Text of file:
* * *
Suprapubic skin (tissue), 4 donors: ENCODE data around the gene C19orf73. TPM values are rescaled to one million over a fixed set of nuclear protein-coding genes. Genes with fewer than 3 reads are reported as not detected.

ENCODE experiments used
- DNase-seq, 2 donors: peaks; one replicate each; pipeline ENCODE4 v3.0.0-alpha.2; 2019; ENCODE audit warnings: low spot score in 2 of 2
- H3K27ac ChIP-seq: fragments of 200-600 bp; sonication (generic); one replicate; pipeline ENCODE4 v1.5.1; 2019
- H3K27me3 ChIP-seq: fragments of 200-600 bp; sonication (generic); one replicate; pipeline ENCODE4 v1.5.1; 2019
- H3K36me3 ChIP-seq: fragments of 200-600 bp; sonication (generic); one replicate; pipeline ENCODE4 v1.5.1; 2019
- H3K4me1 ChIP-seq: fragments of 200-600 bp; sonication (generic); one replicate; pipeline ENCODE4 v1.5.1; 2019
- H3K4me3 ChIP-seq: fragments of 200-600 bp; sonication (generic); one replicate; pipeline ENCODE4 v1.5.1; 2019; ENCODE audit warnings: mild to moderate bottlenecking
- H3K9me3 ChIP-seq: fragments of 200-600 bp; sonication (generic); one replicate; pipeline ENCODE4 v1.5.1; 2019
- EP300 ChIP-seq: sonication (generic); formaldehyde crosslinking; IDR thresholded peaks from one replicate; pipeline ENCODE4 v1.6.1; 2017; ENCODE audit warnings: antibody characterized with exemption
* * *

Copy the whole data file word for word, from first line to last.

Suprapubic skin (tissue), 4 donors: ENCODE data around the gene C19orf73. TPM values are rescaled to one million over a fixed set of nuclear protein-coding genes. Genes with fewer than 3 reads are reported as not detected.

ENCODE experiments used
- DNase-seq, 2 donors: peaks; one replicate each; pipeline ENCODE4 v3.0.0-alpha.2; 2019; ENCODE audit warnings: low spot score in 2 of 2
- H3K27ac ChIP-seq: fragments of 200-600 bp; sonication (generic); one replicate; pipeline ENCODE4 v1.5.1; 2019
- H3K27me3 ChIP-seq: fragments of 200-600 bp; sonication (generic); one replicate; pipeline ENCODE4 v1.5.1; 2019
- H3K36me3 ChIP-seq: fragments of 200-600 bp; sonication (generic); one replicate; pipeline ENCODE4 v1.5.1; 2019
- H3K4me1 ChIP-seq: fragments of 200-600 bp; sonication (generic); one replicate; pipeline ENCODE4 v1.5.1; 2019
- H3K4me3 ChIP-seq: fragments of 200-600 bp; sonication (generic); one replicate; pipeline ENCODE4 v1.5.1; 2019; ENCODE audit warnings: mild to moderate bottlenecking
- H3K9me3 ChIP-seq: fragments of 200-600 bp; sonication (generic); one replicate; pipeline ENCODE4 v1.5.1; 2019
- EP300 ChIP-seq: sonication (generic); formaldehyde crosslinking; IDR thresholded peaks from one replicate; pipeline ENCODE4 v1.6.1; 2017; ENCODE audit warnings: antibody characterized with exemption